HAMBURG — Tammy Dickinson, United States attorney for the Western District of Missouri, announced that 18 individuals have been indicted by a federal grand jury in a more than $17 million, multi-state conspiracy to transport hundreds of thousands of cartons of contraband cigarettes from the Kansas City, Mo., area to New York state, where they were sold primarily on Indian reservations.
“When unscrupulous companies traffic in contraband cigarettes, they are stealing from the public through millions of dollars in lost tax revenue,” Dickinson said. “They also create an illegal and unfair advantage over legitimate businesses that follow the law. When they don’t pay the excise tax on their cigarettes, they are able to unfairly undercut the prices charged by off-reservation retailers.”
Among the 18 defendants were New York residents William Parry, 52, of Irving; Tara Sundown, 48, of Basom and Philip Christ, 54 and Salvatore Tornabene, 44, both of Hamburg. All were charged in a 44-count indictment returned, under seal, by a federal grand jury in Kansas City, Mo. on Aug. 12.
The federal indictment said that each of the defendants participated in a conspiracy to commit wire fraud and traffic in contraband cigarettes from July 2010 – Jan. 26, 2012.
According to the indictment, Craig Sheffler and Gholamreza Tadaiyon of Weston, Fla., purchased $17,345,610 worth of contraband cigarettes from undercover ATF agents, during an undercover operation. Approximately 620,600 cartons of cigarettes – containing 10 packs per carton – were transported to New York, without paying the required $4.35 per pack excise tax. The untaxed cigarettes were sold by New York retailers and smoke shops on the reservations in New York. The total state excise tax lost to the state of New York was approximately $8,148,420.
Parry owns and operates Wolf’s Run, a business that operates a gas station, convenience store and trucking transport business.
Tornabene was a driver for Parry.
Sundown operated Jan’s Smoke Shop, a reservation business with a gas station and convenience store. None of these individuals or their businesses were licensed to bring cigarettes into New York.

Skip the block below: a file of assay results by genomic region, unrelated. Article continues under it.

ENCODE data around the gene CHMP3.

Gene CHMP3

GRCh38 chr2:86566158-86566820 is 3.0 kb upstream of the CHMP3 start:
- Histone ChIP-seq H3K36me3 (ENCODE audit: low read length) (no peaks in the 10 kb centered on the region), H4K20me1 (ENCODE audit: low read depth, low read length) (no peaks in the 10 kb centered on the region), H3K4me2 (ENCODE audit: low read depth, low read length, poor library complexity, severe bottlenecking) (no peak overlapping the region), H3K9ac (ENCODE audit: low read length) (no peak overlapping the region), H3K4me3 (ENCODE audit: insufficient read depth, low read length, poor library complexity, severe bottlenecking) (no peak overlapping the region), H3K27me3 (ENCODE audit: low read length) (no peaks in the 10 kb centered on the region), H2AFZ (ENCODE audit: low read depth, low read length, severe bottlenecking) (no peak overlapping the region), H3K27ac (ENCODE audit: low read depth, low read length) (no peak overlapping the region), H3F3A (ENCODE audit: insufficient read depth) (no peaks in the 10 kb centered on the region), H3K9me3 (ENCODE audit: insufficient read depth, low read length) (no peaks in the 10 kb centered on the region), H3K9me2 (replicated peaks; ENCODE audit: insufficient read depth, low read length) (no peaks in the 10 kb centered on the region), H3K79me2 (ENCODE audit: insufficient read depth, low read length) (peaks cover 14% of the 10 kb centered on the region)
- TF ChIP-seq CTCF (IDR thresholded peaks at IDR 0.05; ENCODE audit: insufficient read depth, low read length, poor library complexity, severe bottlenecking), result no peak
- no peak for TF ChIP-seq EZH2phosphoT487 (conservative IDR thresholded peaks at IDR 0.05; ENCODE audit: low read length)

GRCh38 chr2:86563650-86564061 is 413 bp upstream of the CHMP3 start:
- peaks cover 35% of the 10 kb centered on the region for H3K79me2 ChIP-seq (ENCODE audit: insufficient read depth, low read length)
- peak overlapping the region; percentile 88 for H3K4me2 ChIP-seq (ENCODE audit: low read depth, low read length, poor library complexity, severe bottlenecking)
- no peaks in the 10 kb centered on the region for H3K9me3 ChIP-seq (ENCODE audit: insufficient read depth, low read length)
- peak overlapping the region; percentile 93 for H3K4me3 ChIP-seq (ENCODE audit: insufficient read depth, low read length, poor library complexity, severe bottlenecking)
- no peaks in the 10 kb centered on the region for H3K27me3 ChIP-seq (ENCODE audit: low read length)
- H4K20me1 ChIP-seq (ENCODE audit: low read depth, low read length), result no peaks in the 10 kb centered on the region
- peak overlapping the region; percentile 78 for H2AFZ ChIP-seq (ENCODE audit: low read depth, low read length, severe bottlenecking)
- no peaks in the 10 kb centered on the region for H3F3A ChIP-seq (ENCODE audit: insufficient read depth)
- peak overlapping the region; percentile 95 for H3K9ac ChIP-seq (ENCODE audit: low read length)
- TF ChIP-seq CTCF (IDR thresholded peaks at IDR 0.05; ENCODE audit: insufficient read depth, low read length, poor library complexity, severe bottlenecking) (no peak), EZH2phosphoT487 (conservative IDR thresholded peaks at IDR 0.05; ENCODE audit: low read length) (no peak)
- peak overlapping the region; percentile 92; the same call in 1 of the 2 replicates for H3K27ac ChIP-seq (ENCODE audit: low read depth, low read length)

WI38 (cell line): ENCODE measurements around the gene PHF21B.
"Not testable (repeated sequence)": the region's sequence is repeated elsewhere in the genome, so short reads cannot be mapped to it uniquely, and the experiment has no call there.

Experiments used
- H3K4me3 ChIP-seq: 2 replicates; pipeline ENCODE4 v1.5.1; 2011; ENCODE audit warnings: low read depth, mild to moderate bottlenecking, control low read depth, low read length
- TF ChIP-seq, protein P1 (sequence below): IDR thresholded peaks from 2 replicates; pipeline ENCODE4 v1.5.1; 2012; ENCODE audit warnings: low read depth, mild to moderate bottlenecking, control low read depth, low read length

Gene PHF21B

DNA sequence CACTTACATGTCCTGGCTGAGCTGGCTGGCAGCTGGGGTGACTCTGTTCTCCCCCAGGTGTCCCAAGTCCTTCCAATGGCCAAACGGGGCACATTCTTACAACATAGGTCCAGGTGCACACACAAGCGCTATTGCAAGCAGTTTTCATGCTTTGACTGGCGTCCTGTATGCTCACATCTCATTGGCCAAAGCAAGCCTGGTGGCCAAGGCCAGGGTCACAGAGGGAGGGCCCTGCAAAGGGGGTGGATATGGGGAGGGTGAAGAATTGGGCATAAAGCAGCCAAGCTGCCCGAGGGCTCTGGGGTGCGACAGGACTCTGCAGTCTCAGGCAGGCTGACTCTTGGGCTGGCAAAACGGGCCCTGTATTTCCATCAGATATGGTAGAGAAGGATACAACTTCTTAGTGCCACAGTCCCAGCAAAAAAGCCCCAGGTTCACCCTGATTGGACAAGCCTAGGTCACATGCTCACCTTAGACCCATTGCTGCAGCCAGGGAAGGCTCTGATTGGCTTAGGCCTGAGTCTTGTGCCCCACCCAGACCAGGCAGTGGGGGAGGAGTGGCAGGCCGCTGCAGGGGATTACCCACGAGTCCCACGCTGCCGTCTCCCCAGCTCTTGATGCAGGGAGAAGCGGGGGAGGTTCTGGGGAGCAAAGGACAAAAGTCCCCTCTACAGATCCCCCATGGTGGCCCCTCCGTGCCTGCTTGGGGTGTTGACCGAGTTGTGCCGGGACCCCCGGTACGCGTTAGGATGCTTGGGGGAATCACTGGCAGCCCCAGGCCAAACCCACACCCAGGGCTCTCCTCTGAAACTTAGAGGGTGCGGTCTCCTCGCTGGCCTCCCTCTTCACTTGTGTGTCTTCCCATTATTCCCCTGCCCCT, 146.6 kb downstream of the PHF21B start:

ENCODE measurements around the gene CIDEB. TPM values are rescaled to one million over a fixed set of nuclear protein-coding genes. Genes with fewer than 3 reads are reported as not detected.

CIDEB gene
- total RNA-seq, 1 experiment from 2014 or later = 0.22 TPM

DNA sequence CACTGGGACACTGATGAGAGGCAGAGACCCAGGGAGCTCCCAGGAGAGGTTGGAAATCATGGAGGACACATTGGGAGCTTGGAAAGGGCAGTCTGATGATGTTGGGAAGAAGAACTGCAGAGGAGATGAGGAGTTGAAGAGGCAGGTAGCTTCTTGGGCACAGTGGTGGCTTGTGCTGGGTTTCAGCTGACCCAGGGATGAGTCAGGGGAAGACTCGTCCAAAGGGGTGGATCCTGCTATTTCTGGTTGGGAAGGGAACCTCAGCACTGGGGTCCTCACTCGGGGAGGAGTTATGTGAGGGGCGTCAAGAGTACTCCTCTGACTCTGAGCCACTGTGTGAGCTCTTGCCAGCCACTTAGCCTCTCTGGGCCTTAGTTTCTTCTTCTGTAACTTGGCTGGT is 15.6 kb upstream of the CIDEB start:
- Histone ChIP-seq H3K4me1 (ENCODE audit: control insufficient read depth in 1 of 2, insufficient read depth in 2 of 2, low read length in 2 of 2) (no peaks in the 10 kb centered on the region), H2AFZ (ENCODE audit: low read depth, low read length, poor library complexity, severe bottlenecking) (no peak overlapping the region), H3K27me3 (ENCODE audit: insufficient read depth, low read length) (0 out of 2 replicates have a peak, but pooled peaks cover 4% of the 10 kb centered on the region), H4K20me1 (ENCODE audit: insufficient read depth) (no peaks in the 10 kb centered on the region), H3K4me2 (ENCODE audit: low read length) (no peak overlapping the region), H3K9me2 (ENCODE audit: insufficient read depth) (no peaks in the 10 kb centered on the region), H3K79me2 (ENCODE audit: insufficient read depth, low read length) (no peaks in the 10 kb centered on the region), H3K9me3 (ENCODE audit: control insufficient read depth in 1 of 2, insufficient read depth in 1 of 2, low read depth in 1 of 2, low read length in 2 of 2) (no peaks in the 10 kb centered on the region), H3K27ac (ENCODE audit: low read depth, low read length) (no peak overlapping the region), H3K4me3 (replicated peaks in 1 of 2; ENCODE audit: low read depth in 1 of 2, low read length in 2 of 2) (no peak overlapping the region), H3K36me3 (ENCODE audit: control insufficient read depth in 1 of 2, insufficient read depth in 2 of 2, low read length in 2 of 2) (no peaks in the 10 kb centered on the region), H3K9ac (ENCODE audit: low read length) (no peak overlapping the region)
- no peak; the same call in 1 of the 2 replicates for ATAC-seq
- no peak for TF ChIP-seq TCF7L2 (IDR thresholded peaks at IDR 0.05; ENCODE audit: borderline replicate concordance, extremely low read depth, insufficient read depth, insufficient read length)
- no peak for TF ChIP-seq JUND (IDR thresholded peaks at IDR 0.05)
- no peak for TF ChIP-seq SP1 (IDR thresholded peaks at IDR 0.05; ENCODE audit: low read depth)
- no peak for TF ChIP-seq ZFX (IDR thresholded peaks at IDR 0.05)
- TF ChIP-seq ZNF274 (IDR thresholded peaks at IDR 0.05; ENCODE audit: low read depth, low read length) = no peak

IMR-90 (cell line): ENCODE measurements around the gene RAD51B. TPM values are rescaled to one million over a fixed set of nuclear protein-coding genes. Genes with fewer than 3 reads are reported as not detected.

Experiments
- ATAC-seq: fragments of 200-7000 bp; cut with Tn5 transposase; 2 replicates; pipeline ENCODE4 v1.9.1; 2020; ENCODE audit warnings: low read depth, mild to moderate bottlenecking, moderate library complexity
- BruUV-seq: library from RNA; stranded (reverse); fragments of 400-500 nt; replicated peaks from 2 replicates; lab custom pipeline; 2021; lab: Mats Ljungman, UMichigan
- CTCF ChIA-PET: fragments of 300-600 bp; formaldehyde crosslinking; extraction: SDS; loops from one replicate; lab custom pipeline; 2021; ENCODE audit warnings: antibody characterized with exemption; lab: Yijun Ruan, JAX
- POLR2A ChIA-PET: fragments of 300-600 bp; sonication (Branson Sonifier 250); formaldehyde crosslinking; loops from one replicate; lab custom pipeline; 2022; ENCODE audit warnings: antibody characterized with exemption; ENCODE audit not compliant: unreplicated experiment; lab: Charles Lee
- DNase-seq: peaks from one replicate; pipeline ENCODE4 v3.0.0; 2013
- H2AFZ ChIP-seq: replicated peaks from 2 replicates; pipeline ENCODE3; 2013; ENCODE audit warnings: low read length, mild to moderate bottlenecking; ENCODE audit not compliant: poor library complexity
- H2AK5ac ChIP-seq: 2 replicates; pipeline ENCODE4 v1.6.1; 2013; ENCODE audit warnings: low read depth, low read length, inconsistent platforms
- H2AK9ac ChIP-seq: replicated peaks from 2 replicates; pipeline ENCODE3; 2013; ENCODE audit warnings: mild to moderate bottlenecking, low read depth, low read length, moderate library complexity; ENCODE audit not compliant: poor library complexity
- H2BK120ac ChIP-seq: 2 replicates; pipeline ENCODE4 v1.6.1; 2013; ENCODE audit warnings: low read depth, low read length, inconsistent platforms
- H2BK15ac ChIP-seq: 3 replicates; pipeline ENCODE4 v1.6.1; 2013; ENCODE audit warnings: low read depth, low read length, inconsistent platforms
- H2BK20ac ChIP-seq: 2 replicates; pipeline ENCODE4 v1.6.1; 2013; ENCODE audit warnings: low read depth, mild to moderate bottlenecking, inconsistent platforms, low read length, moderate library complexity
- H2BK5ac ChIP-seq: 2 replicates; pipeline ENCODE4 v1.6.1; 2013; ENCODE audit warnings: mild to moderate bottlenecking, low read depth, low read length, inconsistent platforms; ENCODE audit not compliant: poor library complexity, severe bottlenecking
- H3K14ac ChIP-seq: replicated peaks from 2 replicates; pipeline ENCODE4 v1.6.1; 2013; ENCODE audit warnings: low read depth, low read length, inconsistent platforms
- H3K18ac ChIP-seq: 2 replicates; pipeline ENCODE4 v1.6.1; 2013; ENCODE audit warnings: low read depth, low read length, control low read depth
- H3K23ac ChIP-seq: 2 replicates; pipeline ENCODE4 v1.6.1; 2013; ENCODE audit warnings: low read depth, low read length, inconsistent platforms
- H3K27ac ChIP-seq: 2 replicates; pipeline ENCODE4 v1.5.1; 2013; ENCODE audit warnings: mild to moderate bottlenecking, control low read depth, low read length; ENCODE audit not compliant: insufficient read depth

Sheffler, the owner of Cheap Tobacco Wholesale, made regular purchases of contraband cigarettes from undercover ATF agents in Kansas City. He sold many of the cigarettes to Tadaiyon, whose drivers picked them up directly from the ATF warehouse in Kansas City, Mo. The rest of the cigarettes were shipped to New York, either from the undercover ATF warehouse or from the Cheap Tobacco Wholesale warehouse in Independence.
The indictment cited a series of purchases of cigarettes during the conspiracy, each transaction involving thousands of cartons and hundreds of thousands of dollars.
According to the indictment, Parry ordered cigarettes directly, while Sundown placed orders for unstamped cigarettes through Christ and Barber. Barber (through Seneca Cayuga Tobacco Company) then placed orders for those unstamped cigarettes from Tadaiyon and Brand Name Connoisseurs. Tadaiyon forwarded the order to an individual who emailed the order for the unstamped cigarettes.
According to the indictment, through the end of Sept. 22, 2011, after the orders had been placed, cigarettes were transported from Kansas City to Seneca Cayuga Tobacco Company in Oklahoma and then to Wolf’s Run, Jan’s Smoke Shop, AJ’s and the Totem Pole Smoke Shop in New York.
According to the U.S. attorney, the cigarettes were sold at Wolf’s Run store, as well as to other smoke shops on the reservations in New York. Dickinson said that Sundown sold the unstamped, untaxed cigarettes at Jan’s Smoke shop.
Dickinson said that the charges contained in this indictment are accusations and not evidence of guilt. Evidence supporting the charges must be presented to a federal trial jury, whose duty is to determine guilt or innocence.
Information provided by the United States Department of Justice and the U.S. Attorney’s Office: Western District of Missouri.